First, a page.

Goodbye Lakewood, hello Beijing

CCU students gathered in the school library after a week of final exams- turned off the lights, played music, and carried forward in dance to celebrate the best year in CCU history. I sat and watched, but by no means was I disturbed; it created a lasting memory for me as I leave this wonderful place… I’m sad to leave, but glad that only graduation and a two-month estate planning project stand between me and a year-long law internship in China. I’m moving on.

On August 1, 2010, Neil Armstrong’s historic words, “One small step for man, one giant leap for mankind,” will be summoned as I step on Asian soil for the first time in my life: Beijing, the capital and center of the twenty-first century’s prevailing conversation. This will be a small step on my journey, yet, a continued giant leap for Chinese citizens. Deng Xiaoping opened China’s borders in the late 1970’s, and Mao’s communism morphed into what most call “market socialism.” Despite thirty years of economic growth, China is a communist nation, the longest standing in the world, and the government’s authoritative, if not totalitarian, control still limits freedom and possible growth for China’s 1.4 billion people. Stability, economic growth, and maintaining control are the Party’s major concerns, in which rule of law and freedom (concerns America has historically focused on) are essentially left out.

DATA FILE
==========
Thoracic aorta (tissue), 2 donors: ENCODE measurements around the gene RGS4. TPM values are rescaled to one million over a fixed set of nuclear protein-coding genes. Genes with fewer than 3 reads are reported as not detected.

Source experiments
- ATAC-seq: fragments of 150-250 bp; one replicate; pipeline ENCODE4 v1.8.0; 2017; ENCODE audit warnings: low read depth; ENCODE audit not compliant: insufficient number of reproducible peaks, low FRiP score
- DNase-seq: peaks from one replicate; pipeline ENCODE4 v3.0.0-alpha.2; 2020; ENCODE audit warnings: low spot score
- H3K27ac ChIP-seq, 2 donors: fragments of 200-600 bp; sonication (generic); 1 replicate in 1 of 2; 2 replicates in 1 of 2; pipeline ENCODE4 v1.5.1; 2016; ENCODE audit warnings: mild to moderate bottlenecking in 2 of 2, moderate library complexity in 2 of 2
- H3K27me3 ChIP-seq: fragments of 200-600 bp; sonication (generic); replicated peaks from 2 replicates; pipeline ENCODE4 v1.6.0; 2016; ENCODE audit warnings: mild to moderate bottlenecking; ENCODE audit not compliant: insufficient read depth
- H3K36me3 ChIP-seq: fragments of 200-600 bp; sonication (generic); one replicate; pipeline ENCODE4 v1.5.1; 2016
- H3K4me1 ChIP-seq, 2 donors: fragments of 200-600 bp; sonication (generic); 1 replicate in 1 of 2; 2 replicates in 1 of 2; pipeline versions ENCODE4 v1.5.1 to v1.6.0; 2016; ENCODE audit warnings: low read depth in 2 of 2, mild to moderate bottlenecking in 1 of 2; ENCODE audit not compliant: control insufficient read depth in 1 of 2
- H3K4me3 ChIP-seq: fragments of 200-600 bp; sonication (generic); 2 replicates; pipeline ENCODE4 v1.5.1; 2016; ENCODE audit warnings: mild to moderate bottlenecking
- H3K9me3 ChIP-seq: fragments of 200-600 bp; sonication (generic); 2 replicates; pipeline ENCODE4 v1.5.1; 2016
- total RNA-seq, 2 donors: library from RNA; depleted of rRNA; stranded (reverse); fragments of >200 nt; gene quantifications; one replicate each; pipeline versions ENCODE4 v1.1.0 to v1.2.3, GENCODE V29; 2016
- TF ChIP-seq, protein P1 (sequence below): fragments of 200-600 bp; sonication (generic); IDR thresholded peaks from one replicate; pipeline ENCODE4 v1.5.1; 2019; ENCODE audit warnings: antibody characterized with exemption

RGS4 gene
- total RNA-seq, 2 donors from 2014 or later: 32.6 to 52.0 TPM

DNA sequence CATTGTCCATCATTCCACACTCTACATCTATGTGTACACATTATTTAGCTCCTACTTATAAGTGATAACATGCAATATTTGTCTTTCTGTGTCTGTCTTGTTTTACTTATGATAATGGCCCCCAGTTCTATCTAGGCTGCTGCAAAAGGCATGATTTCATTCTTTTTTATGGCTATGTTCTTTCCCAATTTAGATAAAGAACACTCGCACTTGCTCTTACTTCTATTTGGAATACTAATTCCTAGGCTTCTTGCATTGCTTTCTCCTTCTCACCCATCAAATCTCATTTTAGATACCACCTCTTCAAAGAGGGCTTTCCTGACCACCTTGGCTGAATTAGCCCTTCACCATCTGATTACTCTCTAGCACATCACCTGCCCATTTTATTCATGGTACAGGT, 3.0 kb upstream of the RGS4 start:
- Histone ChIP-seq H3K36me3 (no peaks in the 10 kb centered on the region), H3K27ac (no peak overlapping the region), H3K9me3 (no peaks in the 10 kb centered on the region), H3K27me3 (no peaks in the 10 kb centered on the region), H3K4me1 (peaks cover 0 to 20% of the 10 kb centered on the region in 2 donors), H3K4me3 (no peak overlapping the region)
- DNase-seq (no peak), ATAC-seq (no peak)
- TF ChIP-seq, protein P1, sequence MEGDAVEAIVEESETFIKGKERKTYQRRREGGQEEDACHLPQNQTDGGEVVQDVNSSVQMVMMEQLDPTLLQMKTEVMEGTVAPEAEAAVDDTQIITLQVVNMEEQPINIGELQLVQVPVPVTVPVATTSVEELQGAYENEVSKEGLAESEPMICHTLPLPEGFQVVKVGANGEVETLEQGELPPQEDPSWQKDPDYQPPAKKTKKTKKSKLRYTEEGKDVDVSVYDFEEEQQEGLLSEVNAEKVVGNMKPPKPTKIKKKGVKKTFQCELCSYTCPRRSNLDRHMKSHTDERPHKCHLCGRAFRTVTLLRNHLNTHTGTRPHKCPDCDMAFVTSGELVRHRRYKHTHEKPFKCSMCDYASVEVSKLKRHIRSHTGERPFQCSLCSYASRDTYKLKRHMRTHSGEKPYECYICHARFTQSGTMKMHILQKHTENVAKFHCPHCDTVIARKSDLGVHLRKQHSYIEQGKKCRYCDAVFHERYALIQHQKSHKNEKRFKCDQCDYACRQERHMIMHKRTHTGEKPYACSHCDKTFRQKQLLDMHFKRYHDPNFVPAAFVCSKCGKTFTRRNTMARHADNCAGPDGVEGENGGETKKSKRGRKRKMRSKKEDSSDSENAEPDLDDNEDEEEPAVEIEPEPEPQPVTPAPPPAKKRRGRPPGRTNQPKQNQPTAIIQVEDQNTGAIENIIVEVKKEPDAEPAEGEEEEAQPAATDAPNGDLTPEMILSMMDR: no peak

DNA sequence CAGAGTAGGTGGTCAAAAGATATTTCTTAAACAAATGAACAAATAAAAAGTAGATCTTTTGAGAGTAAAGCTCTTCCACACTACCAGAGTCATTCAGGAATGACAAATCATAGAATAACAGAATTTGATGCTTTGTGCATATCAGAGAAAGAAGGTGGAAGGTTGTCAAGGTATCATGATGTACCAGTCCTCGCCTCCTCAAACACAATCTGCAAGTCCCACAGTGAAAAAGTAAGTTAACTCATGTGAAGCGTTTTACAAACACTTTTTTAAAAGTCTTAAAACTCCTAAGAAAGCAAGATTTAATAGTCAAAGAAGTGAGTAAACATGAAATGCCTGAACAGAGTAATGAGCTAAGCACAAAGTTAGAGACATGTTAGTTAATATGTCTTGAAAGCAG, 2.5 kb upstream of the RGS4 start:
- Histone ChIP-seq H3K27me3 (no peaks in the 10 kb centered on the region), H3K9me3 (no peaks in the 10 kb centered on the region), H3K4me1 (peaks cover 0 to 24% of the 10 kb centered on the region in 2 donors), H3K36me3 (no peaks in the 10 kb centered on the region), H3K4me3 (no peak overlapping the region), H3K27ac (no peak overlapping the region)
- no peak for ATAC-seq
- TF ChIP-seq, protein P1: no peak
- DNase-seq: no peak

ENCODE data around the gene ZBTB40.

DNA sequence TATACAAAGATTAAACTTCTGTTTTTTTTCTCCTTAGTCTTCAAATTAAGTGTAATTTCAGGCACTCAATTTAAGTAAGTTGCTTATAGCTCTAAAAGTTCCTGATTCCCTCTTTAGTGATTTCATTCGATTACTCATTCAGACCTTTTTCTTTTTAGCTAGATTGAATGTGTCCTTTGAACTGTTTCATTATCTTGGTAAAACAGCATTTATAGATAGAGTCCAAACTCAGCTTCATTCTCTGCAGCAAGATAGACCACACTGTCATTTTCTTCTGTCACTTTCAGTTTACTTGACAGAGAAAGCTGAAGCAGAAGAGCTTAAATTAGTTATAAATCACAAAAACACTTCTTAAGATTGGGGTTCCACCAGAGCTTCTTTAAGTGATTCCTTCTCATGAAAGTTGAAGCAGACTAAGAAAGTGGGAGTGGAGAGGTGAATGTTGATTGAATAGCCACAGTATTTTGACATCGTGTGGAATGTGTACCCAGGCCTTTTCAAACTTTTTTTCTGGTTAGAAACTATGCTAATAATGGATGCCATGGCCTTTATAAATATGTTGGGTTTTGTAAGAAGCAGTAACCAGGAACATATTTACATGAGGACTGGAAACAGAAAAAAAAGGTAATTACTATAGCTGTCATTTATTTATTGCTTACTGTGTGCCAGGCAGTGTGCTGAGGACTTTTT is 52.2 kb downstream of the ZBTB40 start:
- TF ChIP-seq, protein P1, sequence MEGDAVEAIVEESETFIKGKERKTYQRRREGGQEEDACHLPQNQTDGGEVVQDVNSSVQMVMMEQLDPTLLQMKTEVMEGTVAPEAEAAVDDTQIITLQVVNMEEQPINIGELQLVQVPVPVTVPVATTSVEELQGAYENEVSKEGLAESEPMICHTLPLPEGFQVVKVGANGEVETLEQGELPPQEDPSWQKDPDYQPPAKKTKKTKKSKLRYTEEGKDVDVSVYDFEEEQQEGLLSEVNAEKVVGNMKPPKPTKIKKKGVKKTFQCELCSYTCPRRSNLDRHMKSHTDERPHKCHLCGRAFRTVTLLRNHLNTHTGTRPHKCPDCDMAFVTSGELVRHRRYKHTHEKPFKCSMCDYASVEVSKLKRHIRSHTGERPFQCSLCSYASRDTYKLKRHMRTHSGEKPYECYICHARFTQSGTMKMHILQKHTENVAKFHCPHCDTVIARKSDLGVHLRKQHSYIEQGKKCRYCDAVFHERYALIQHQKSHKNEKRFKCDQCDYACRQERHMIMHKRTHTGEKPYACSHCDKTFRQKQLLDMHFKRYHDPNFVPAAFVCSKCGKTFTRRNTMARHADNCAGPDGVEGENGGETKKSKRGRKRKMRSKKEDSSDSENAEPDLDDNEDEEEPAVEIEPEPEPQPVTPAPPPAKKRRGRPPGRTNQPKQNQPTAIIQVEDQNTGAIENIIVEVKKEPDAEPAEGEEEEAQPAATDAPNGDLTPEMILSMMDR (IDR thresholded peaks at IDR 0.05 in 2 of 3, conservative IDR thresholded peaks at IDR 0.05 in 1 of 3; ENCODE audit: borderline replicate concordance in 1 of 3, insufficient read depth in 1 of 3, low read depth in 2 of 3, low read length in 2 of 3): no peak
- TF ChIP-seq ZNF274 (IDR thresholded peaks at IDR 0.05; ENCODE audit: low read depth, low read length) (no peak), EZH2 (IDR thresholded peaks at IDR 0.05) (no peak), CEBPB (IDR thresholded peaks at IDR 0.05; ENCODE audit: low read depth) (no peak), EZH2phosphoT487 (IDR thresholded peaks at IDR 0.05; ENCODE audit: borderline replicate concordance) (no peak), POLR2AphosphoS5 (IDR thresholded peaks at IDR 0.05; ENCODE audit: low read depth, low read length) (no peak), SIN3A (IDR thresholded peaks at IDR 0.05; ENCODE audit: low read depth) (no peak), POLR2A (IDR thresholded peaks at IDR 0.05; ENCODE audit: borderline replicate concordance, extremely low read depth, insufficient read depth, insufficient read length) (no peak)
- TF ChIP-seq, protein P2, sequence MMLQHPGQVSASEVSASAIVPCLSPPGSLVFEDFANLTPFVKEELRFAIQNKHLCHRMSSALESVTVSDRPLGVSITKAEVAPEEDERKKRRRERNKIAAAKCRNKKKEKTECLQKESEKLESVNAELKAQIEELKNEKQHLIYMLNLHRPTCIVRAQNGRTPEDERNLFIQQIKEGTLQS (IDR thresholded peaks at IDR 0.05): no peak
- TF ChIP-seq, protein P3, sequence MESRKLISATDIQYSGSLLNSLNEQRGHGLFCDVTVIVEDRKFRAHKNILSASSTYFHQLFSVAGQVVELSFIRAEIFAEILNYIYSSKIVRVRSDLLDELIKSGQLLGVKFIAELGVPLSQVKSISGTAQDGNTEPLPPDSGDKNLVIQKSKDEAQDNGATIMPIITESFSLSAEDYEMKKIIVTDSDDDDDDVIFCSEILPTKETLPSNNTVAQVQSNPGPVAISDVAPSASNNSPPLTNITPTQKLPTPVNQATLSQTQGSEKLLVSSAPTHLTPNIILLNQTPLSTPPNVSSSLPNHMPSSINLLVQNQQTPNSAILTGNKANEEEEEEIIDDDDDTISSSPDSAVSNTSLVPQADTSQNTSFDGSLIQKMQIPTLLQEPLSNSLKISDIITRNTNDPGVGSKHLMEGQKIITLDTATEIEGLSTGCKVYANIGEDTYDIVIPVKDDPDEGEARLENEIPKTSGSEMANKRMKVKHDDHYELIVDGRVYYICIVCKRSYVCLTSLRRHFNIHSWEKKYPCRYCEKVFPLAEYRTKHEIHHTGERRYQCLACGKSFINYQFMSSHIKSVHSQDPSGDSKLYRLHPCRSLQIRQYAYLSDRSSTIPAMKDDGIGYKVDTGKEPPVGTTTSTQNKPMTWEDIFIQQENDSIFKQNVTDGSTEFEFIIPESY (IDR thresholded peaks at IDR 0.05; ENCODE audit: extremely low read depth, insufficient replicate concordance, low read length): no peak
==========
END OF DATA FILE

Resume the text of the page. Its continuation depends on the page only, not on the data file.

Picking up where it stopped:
In a conversation with one of Beijing’s leading attorneys, he told me, “In China, it’s not ‘Do you know the law,’ it’s ‘Do you know the judge?’” Corruption, along with a multitude of other problems – lack of ethics, for example – is at the forefront of blockades preventing a healthy rule of law in China. Will the absence of enforcement and the lack of freedom lead to China’s demise, or can market socialism prevail?

Coming next fall, “CHEEK FROM CHINA” will be a series of articles focused on a study concerning the rule of law in China, or lack thereof, the Chinese judicial system, or corruption therein, and their American counterparts. Though moving on, I’ll be staying on board with the key principles and core values CCU has taught me to live by…faith, family, and freedom.

Lawson Cheek, Tennessee’s contribution to the CCU Class of 2010, is the outgoing Student Chief Justice and a member of the Centennial Institute Program Board.

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